News That Matters
Good Tuesday Morning,
Yesterday was a beautiful early spring day! Okay, okay... it snowed, but that's just nature's way of laying some cheap fixed nitrogen on your gardens. Get those rakes and hoes ready. Any day now, any day now...
The price of foods that will not land you in the hospital.
Heart disease is poised to surpass smoking as the number one - avoidable - killer of Americans.
Progress: A Graphical Report on the State of the World
And now, The News:
New York State Department of Environmental Conservation (DEC) Commissioner Pete Grannis has urged support of the "Bigger Better Bottle Bill," saying it would reduce litter, keep millions of containers out of our landfills, help fight global warming and generate badly needed revenue. Since the original Bottle Bill was enacted in 1982 requiring a five-cent deposit on beer and carbonated drinks, roadside litter has been reduced 70 percent. More than 90 billion containers and 6 million tons of glass, aluminum and plastic have been recycled, resulting in saving more than 50 million barrels of oil and eliminating 5 million metric tons of greenhouse gases
by: Dan Jacoby
SAUGERTIES – Congressman Maurice Hinchey Monday announced that two new solar manufacturing deals will create at least 66 new solar industry jobs in the Hudson Valley this year.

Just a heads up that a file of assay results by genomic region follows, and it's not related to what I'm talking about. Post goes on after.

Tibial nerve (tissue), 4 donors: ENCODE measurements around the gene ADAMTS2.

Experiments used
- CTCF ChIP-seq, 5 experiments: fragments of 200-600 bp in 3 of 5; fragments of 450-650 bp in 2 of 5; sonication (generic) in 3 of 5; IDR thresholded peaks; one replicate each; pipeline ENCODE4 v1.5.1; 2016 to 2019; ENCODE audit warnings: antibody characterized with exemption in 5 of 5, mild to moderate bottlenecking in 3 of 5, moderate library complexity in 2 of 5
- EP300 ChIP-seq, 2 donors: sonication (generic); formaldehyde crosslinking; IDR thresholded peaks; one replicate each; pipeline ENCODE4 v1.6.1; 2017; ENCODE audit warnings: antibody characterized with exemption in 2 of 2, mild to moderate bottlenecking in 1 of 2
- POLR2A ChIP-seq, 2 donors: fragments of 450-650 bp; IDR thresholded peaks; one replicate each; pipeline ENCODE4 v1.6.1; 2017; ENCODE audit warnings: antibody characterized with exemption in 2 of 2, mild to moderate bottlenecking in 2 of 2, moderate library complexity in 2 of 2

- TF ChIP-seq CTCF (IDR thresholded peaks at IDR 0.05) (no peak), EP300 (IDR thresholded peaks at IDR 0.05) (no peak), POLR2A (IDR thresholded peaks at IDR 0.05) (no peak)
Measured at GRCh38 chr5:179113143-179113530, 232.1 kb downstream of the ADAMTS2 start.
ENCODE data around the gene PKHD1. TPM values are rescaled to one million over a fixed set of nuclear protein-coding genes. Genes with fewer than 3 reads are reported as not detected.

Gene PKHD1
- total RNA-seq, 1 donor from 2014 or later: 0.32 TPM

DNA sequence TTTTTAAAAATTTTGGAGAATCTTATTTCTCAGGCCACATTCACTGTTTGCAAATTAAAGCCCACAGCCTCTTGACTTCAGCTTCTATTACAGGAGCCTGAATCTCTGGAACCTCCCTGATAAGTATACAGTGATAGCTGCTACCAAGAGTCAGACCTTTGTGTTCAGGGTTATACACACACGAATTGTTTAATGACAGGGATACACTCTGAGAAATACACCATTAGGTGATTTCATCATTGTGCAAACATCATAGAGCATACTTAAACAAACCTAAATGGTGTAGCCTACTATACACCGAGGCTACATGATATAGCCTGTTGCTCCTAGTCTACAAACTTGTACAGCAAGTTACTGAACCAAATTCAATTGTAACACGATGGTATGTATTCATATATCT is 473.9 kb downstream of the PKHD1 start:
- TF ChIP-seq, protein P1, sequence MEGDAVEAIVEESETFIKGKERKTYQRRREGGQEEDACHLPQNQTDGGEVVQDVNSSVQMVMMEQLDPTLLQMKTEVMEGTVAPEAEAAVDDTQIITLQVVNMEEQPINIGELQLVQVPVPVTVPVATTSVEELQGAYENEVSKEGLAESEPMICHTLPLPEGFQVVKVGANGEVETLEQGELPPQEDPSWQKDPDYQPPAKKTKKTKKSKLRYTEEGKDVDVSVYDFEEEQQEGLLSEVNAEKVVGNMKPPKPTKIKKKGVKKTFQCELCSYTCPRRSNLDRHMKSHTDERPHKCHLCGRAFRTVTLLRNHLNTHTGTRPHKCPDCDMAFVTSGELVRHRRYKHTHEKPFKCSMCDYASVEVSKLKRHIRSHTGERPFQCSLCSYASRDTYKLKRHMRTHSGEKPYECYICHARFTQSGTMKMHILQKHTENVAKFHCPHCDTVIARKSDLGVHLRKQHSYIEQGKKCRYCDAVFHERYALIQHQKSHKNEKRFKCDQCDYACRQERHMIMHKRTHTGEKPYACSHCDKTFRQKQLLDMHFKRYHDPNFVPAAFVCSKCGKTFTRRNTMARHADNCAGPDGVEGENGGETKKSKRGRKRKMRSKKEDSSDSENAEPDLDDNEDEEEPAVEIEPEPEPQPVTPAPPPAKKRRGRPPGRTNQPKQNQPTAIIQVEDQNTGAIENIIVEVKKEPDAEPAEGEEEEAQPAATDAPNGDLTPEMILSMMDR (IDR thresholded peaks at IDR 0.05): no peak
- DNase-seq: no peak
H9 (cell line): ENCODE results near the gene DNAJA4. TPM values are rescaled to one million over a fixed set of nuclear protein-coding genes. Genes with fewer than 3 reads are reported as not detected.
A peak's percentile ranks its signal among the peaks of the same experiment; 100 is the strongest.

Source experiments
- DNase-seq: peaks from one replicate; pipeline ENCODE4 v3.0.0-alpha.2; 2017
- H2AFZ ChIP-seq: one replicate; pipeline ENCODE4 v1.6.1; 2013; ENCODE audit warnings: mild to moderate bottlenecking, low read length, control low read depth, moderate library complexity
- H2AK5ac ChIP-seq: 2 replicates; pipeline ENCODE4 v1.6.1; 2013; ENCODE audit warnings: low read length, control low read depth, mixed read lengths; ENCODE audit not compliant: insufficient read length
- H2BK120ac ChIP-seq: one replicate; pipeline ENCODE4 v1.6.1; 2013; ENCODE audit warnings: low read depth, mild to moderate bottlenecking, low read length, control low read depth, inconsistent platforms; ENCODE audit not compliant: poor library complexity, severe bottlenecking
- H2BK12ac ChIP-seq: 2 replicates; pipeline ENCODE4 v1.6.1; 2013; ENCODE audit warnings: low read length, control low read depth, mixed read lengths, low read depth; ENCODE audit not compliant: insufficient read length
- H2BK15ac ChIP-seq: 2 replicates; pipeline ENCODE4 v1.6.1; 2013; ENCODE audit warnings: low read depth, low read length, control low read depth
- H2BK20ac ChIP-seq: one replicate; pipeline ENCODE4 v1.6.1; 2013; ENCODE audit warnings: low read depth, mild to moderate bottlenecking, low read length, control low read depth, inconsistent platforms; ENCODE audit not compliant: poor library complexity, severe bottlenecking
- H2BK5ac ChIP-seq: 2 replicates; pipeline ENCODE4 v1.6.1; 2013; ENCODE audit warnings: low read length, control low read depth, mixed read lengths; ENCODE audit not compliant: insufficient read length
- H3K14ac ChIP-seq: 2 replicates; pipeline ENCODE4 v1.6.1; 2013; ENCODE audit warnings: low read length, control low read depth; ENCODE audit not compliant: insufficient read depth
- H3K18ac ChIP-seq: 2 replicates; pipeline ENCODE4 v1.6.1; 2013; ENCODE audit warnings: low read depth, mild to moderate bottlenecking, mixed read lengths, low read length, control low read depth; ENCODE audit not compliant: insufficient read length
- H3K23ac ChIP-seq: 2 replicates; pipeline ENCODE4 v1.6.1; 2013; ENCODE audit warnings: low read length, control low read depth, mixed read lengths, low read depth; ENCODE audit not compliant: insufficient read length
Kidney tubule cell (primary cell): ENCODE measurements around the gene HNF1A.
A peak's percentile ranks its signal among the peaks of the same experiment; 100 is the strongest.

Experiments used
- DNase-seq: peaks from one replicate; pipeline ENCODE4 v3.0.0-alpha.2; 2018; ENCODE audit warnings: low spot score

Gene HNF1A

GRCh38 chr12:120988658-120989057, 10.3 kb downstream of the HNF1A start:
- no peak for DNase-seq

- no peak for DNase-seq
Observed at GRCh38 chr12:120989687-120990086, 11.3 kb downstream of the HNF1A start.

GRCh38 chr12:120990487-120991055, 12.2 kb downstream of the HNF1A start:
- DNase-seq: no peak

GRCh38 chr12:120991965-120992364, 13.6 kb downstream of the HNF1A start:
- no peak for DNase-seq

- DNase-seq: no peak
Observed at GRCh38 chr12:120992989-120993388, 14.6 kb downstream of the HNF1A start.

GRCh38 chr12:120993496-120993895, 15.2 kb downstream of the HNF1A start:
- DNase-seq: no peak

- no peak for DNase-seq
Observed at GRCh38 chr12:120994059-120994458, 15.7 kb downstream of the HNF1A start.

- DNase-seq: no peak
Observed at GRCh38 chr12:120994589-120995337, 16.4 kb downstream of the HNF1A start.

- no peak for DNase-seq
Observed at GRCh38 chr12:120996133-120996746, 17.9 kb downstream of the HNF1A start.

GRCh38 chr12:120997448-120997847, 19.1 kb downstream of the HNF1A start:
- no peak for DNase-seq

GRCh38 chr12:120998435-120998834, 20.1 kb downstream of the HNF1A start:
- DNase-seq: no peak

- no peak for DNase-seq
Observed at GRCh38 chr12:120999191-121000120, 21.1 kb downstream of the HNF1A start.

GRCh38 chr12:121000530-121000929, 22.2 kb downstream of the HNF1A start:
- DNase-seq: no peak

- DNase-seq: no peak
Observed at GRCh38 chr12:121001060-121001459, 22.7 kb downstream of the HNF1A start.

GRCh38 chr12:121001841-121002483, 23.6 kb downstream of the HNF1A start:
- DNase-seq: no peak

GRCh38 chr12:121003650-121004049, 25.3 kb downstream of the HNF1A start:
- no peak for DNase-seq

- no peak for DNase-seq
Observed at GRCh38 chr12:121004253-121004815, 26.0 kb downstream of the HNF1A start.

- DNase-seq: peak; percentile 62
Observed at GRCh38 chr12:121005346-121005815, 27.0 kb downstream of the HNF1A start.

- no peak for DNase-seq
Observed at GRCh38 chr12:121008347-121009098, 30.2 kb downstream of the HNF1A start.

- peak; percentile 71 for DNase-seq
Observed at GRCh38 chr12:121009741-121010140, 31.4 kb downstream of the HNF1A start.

Once considered too expensive, as well as too damaging to the land, exploitation of Alberta's oil sands is now a gamble worth billions.
By Robert Kunzig
Sure, a turkey burger sounds healthy. But is it, really? Not if you order the Bella from Ruby Tuesday, which packs a whopping 1,145 calories. (And yes, that's before a side of fries.)
By Felix Salmon 02.23.09
A year ago, it was hardly unthinkable that a math wizard like David X. Li might someday earn a Nobel Prize. After all, financial economists—even Wall Street quants—have received the Nobel in economics before, and Li's work on measuring risk has had more impact, more quickly, than previous Nobel Prize-winning contributions to the field. Today, though, as dazed bankers, politicians, regulators, and investors survey the wreckage of the biggest financial meltdown since the Great Depression, Li is probably thankful he still has a job in finance at all. Not that his achievement should be dismissed. He took a notoriously tough nut—determining correlation, or how seemingly disparate events are related—and cracked it wide open with a simple and elegant mathematical formula, one that would become ubiquitous in finance worldwide.
February 25 2009 - 12:10 pm ET | Jeffrey Silva | RCR Wireless News